For Objective 1, identifying sources for the treatments (inulin, fructo-oligosaccharides, maltodextrin) was obtained. The institutional review board (IRB) protocol was written and was submitted. Plans for recruitment using the Children's Nutrition Research Center database, advertisements on the Baylor College of Medicine website, and the Children's Nutrition Research Center website were developed. Advertisements were placed to accomplish the staffing increase needed to perform the study. Further progress was delayed by the COVID-19 pandemic and the additional restrictions caused by teleworking. In Objective 2A, the research study aimed at characterizing the change over time in DNA methylation and biochemical metabolites in response to the treatment of severe acute malnutrition (SAM), has been limited by personnel, location, and insufficient resources. The framework for undertaking this objective is in place; however, the originally identified center for this study is no longer available as a result of personnel changes. A new site in Uganda has been proposed and the director of that site has been approached; however, identifying additional trained personnel for sample-taking, and shipping has been challenging. Institutional review board approval cannot be sought until these uncertainties are resolved. For Objective 2B, we are conducting research looking at amino acid changes in SAM using hair samples taken at multiple time points which has progressed well since the start of the project. All components required for moving this objective forward are in place and available. IRB approval for the use of the samples has been sought and obtained. Baylor College of Medicine has agreed to accept the samples and perform biochemical testing for the amino acids desired. The subsequent COVID-19 pandemic shutdown, however, has delayed the submission of samples and their acceptance and testing in the core lab. This objective is expected to resume quickly once the respective labs are more fully operational. In Objective 2C, research is focusing on the role of Asprosin in SAM. The IRB approval for the use of metabolic samples has been obtained. Stored serum and urine samples from Jamaica have been identified, and logistics surrounding shipping and sample integrity have been agreed to by the accepting labs. The COVID-19 pandemic shutdown has delayed the submission, shipping and testing of samples, but this is expected to resume once the labs are fully operational. For Objective 3A, while the nature of the clinical trial with black-eyed pea supplements has been outlined and discussed with the key partners, we have not been able to move ahead with the feeding of children due to the uncertainty introduced by COVID-19. We will adjust activities to be COVID safe and to achieve the research objectives. The changing landscape with respect to The United States Agency for International Development (USAID) priorities and then the COVID-19 outbreak are the primary reasons for our inability to move ahead. In Objective 3B, substantial progress has been made with respect to finding a urinary test which will report the amount of black-eyed pea that has been consumed in the last 48 hours. The human studies testing protocol was written, implemented and completed. Each participant provided about 8 urine samples for a total of 320 samples. All that remains is for the samples to be analyzed and the pattern of urinary molecules that will serve as the measure of black-eyed pea consumption to be discovered.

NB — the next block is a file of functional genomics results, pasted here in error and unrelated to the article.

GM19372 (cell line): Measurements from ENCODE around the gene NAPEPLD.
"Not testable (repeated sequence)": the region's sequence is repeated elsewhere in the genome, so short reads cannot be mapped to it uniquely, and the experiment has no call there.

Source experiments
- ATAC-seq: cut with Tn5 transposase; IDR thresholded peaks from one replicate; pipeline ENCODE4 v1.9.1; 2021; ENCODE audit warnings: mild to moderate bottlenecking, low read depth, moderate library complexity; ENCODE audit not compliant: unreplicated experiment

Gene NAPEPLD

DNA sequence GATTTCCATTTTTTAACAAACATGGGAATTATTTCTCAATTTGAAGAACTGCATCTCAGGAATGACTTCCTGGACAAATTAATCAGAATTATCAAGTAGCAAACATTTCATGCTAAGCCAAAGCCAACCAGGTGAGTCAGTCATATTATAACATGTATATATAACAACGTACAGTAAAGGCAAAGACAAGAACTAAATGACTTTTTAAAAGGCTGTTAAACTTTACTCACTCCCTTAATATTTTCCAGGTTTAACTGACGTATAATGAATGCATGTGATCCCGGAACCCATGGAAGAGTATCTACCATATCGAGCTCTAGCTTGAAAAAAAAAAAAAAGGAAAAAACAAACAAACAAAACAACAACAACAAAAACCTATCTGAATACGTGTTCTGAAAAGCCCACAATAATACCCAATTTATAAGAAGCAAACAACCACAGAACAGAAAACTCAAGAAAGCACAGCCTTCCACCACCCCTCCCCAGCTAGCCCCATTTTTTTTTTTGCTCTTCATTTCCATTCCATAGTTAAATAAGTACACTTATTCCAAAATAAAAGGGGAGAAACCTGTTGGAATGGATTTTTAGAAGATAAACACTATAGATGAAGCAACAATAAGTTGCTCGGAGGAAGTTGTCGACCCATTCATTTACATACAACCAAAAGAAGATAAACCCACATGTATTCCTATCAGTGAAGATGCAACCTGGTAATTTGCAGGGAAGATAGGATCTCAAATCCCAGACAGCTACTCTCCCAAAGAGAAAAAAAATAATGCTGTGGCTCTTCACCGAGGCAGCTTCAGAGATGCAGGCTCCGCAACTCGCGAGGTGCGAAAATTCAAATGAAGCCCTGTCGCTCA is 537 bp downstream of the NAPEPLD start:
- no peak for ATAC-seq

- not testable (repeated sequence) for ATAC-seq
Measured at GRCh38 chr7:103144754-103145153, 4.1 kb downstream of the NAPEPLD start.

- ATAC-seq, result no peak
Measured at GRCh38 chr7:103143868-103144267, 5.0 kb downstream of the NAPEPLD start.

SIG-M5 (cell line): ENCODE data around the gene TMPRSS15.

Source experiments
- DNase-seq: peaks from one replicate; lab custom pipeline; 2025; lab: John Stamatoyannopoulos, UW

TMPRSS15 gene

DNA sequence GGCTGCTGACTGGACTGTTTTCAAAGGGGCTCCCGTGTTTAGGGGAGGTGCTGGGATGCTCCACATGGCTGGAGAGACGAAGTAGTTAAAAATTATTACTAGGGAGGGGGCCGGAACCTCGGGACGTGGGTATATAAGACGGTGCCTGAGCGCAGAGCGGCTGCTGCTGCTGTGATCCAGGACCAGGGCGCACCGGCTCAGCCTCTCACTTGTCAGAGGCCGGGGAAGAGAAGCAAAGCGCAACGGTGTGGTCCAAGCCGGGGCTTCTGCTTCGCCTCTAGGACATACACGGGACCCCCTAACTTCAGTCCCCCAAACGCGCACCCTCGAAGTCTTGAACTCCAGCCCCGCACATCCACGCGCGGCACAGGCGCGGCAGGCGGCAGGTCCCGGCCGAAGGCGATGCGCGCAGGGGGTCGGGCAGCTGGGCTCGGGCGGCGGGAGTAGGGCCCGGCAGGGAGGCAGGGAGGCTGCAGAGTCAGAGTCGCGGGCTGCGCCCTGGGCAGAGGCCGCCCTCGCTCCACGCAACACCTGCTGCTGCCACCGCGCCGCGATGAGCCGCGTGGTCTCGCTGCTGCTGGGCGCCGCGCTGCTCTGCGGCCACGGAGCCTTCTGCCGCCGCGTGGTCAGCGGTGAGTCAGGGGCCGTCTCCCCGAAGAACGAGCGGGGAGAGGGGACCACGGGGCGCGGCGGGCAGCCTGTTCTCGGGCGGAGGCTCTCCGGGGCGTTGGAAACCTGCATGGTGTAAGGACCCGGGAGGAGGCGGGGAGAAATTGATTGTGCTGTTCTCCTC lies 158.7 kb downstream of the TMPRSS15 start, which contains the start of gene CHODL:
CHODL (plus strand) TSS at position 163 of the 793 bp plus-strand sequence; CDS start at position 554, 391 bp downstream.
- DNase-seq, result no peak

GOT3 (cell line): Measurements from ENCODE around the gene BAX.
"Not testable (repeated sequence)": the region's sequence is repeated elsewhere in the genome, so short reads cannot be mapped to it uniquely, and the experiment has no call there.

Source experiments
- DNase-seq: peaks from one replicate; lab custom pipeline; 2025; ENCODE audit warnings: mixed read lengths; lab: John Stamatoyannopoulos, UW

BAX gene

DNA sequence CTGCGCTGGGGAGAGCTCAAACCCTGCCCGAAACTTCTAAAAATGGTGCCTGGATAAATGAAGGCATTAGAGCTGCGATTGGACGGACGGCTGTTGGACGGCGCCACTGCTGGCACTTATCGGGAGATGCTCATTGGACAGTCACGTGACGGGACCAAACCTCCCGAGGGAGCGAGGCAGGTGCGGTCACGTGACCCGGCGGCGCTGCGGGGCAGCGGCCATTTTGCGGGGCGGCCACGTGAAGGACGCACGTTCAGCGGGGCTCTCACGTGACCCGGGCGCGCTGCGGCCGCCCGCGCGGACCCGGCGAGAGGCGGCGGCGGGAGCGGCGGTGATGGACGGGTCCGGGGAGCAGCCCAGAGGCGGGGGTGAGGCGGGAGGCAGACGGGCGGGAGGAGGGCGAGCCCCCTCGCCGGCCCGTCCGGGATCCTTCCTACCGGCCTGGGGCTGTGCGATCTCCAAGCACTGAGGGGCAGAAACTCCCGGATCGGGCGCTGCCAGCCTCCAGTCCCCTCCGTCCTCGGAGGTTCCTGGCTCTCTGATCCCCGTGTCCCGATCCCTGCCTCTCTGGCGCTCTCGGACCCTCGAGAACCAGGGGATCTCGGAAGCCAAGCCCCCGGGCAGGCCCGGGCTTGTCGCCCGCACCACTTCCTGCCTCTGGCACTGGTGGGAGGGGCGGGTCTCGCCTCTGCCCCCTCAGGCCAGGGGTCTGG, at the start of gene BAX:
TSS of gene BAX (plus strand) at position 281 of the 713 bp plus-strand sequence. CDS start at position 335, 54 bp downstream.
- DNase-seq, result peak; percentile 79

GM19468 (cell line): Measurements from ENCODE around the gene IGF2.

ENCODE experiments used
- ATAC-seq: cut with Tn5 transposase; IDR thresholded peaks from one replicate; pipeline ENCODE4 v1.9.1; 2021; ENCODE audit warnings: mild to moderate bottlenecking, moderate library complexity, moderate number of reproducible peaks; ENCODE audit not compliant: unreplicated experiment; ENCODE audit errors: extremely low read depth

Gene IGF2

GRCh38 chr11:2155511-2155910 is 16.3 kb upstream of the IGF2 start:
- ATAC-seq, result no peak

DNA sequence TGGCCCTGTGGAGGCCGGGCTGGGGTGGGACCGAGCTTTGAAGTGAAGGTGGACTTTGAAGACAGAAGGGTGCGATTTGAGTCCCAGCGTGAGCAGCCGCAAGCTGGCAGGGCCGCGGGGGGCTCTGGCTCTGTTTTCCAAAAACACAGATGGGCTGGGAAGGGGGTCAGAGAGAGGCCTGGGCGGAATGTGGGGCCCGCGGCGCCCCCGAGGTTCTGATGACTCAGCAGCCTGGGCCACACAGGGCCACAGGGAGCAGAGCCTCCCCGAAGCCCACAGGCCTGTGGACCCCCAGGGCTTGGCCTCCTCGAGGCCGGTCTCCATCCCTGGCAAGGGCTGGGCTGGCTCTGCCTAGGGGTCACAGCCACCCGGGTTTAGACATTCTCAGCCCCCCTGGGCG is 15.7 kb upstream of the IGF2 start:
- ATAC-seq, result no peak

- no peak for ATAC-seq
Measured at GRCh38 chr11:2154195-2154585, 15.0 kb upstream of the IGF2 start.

1. The strength of the gut barrier differs between boys and girls. According to the latest Centers for Disease Control (CDC) report, the prevalence of obesity in children that are 12-19 years of age is 21%. Obesity is associated with a number of healthy complications, and in children, liver disease is prominent, particularly in boys versus girls. Recent studies show that gut bacteria can contribute to the development of liver disease related to obesity. However, the stronger the gut barrier, the less likely gut bacteria and their potentially toxic products can enter the bloodstream, contributing to liver disease. Researchers in Houston, Texas conducted studies that have shown that the gut barrier is weaker in boys than in girls. This may be part of the reason why boys are more at risk for liver disease related to obesity.